Digitalfire Ceramic Glossary

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Cordierite Ceramics

Cordierite ceramics are well known for their low thermal expansion and refractory character. They get their properties from the bonded cordierite crystals that make them up. These crystals form during firing between 1300 to 1400C and the higher their percentage in the matrix the better the properties of the cordierite are. The following factors are critical in synthesizing the crystals.

-The ideal chemistry is 13.8% MgO, 34.8% Al2O3 and 51.4% SiO2 (2MgO, 2Al2O3, 5SiO2).

-Talc, kaolin and raw alumina powder can be blended to produce this chemistry (other materials are also used e.g. aluminum hydroxide, steatite and other MgO minerals). Compound materials (like kaolin and talc) react better than pure oxide materials (like MgO, Al2O3, SiO2). Materials of finer particle size react better.

-A simple firing to 1300C (about cone 11) and soaked will produce the crystals. However refinement of this for the material being used will give the best crystal development (firing may need to be as high as 1400C and soaking time may need to be an hour or more). Thermal expansion measuring equipment is needed to determine if your firing is actually developing the crystals or not.

The low thermal expansion material that the process creates has great resistance to failure induced by sudden temperature change. Alumina by itself, for example, is more refractory than cordierite, but also much more prone to cracking when subjected to thermal shock. Automotive catalytic converters constantly heat up and cool down; they are made from cordierite bodies. Cordierite is also refractory. Cordierite kiln shelves are common.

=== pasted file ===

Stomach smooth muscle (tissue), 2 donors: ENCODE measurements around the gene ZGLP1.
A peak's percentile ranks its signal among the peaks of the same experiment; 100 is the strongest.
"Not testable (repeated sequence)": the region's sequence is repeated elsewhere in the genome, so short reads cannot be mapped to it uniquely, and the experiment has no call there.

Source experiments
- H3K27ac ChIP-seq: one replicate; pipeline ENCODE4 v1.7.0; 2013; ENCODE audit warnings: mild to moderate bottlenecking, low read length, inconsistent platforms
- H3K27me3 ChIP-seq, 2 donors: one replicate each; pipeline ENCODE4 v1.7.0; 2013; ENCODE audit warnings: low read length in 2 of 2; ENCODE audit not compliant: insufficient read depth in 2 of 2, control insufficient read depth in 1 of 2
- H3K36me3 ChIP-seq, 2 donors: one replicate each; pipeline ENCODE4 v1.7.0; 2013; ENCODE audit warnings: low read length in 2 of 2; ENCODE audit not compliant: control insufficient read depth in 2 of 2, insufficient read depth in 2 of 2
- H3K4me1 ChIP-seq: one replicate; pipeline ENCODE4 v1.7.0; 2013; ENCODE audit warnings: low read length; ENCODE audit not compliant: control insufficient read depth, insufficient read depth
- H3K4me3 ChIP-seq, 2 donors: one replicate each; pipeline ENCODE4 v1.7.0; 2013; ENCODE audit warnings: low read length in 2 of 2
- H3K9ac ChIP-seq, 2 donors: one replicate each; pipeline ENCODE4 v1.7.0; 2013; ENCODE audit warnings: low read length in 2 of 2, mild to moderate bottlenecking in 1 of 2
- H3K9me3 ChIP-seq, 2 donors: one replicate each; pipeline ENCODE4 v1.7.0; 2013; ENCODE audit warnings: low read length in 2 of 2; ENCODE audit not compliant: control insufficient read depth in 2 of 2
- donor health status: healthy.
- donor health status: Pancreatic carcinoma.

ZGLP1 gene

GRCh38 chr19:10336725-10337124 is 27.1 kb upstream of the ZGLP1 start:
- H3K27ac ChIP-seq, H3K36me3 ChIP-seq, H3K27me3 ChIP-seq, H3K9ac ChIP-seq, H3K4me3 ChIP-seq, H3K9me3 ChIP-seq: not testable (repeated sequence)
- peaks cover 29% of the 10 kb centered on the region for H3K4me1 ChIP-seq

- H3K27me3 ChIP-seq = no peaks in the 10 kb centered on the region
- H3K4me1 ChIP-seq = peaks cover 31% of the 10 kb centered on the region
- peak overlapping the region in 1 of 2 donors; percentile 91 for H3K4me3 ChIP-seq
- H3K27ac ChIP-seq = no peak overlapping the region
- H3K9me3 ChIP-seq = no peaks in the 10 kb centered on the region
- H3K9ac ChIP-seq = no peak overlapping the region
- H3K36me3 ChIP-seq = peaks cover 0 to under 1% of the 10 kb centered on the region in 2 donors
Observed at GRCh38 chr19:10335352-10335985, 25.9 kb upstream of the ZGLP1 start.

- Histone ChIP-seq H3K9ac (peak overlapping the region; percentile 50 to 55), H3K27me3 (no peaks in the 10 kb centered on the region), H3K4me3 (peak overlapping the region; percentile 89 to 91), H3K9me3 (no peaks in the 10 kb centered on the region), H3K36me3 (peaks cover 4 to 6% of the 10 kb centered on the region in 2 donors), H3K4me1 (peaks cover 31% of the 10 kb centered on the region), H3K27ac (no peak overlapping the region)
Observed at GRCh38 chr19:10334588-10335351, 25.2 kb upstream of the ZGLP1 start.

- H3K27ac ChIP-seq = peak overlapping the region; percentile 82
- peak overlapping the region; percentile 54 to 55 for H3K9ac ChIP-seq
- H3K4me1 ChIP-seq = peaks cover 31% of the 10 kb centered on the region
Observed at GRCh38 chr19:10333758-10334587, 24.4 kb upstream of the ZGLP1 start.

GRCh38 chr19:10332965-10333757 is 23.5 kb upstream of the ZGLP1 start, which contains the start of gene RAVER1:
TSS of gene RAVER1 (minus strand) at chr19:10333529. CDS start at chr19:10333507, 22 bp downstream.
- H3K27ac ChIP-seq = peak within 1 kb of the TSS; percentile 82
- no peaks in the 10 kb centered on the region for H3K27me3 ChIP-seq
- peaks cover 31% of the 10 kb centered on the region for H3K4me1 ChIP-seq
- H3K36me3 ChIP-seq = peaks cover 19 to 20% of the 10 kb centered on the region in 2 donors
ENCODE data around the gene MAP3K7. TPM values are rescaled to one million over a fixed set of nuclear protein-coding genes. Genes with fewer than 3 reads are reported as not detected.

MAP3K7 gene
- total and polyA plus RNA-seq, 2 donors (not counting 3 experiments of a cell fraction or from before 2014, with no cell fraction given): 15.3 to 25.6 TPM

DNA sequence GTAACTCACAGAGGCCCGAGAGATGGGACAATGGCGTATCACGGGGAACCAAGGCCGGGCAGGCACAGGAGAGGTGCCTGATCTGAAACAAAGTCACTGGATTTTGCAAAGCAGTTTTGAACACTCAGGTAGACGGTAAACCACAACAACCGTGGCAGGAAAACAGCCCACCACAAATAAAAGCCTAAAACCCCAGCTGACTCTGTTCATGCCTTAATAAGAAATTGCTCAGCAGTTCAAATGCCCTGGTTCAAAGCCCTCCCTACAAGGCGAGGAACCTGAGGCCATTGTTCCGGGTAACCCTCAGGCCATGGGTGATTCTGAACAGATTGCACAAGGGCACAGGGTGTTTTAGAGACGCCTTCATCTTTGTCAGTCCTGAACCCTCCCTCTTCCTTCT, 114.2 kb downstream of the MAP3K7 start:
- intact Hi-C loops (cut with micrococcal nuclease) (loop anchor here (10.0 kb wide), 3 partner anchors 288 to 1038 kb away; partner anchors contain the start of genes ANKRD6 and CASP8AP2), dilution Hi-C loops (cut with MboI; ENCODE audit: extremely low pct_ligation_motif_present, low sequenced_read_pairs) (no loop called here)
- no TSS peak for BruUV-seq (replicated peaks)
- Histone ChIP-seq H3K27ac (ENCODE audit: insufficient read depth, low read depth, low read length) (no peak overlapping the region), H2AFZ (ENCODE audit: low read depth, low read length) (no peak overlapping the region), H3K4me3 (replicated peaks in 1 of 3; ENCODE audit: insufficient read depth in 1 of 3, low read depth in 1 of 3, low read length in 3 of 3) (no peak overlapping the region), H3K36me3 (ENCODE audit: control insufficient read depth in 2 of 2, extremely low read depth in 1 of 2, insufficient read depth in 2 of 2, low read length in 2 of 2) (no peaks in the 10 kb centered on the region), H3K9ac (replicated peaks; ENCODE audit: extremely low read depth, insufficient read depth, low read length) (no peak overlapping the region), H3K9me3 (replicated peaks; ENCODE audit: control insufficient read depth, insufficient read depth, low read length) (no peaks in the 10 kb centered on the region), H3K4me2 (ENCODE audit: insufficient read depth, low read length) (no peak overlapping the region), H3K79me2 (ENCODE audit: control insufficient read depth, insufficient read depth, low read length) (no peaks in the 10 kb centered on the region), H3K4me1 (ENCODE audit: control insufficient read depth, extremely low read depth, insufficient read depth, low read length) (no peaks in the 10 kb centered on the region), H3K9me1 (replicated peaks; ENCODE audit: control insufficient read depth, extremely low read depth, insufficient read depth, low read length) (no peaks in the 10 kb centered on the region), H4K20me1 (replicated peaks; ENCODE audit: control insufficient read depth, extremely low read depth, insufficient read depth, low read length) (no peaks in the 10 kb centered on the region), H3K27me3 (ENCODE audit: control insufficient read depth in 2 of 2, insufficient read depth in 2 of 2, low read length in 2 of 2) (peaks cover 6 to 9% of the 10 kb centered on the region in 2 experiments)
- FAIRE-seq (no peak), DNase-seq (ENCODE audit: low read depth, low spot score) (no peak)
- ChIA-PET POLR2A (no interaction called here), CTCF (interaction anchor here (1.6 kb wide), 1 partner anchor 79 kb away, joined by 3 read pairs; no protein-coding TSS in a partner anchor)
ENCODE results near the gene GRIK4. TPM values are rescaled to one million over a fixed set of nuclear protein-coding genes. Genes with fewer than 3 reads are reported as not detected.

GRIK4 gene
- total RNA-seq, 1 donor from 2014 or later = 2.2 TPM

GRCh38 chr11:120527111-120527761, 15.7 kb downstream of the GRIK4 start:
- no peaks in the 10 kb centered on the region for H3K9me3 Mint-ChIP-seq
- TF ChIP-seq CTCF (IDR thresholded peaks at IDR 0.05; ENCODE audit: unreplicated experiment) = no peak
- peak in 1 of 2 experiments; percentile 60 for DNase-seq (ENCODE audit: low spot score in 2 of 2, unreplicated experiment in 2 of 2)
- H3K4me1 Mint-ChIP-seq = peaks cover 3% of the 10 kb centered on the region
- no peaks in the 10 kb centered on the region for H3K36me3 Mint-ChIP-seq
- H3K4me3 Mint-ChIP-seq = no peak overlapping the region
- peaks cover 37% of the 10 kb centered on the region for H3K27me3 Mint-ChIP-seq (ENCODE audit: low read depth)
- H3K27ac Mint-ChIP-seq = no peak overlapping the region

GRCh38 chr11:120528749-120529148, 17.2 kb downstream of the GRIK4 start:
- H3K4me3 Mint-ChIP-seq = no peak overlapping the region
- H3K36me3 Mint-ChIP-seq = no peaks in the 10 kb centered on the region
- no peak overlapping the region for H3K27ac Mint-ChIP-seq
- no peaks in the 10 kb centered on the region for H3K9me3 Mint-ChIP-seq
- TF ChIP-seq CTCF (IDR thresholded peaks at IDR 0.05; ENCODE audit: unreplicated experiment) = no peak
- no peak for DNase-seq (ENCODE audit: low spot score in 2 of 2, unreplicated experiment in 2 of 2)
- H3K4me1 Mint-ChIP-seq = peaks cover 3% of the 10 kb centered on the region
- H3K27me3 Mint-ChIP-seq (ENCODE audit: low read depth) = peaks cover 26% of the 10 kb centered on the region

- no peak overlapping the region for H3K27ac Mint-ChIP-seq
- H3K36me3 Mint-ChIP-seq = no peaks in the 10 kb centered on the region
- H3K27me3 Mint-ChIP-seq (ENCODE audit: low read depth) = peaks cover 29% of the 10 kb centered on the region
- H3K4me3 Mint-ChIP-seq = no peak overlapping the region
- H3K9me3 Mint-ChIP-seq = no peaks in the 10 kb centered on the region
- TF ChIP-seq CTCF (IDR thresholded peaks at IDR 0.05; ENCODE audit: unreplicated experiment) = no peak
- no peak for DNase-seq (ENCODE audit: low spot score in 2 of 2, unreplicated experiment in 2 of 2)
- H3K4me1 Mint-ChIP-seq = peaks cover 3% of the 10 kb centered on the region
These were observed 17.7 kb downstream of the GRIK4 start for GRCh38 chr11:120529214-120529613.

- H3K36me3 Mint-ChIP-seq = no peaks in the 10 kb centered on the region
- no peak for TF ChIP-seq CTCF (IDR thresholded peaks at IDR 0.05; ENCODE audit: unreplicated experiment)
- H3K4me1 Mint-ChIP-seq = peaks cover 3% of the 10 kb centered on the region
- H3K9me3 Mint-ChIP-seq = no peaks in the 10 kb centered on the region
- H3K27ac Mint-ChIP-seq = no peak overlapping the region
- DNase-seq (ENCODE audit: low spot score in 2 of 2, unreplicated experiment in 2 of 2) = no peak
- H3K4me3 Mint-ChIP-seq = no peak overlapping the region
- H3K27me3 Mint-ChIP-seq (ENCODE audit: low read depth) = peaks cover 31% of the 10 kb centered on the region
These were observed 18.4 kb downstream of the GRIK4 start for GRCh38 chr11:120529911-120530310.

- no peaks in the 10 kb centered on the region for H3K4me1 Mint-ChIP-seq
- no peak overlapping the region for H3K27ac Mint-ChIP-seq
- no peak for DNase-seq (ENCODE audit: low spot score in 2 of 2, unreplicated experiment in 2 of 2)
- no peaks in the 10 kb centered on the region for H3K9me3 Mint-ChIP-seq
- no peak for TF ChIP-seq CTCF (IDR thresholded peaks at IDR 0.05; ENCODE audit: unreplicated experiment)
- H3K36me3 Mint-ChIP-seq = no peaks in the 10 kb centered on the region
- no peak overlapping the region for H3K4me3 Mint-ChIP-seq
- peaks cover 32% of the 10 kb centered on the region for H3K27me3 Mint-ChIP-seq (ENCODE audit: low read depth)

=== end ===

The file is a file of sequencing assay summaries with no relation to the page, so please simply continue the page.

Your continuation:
While cordierite ceramic vessels could be made, the material has such a low thermal expansion it is very difficult (or impossible) to match a glaze (without crazing). Notwithstanding this, many recipes can be found for cordierite ovenware or flameware. However these are seldom fired above cone 10 so any thermal shock resisting behavior they have is attributable to grog content or open fired matrix rather than to any cordierite development (which is of course not happening).

Interestingly, cordierite crystals shrink have a greater thermal expansion along one axis than another.


An electric kiln half shelf that costs $500!

This Advancer Nitride-bonded Silicon Carbide shelf is 26 inches wide (by 1/4 inch thick) weighs 9 lbs. These are incredible durable and strong. However there are cautions to their use. They can act as an electrical conductor so must not contact elements and should not be used in kilns with unpinned elements protruding from grooves. They must be stored in a dry place to prevent moisture penetration (which can cause a steam explosion during heatup). The company has a recommend drying schedule if shelves do absorb moisture (the application of kiln wash is not considered a prolonged exposure and is OK).

Out Bound Links

In Bound Links

  • (Materials) Talc - Mg3Si4O6 or 3MgO.4SiO2.H2O

    Magnesium Silicate, Steatite, French Chalk, Hydrated talc

  • (Glossary) Crucible

    Crucibles are most commonly used in metallurgy but...

  • (Glossary) Flameware

    Flameware is ceramic that can withstand sudden tem...

By Tony Hansen

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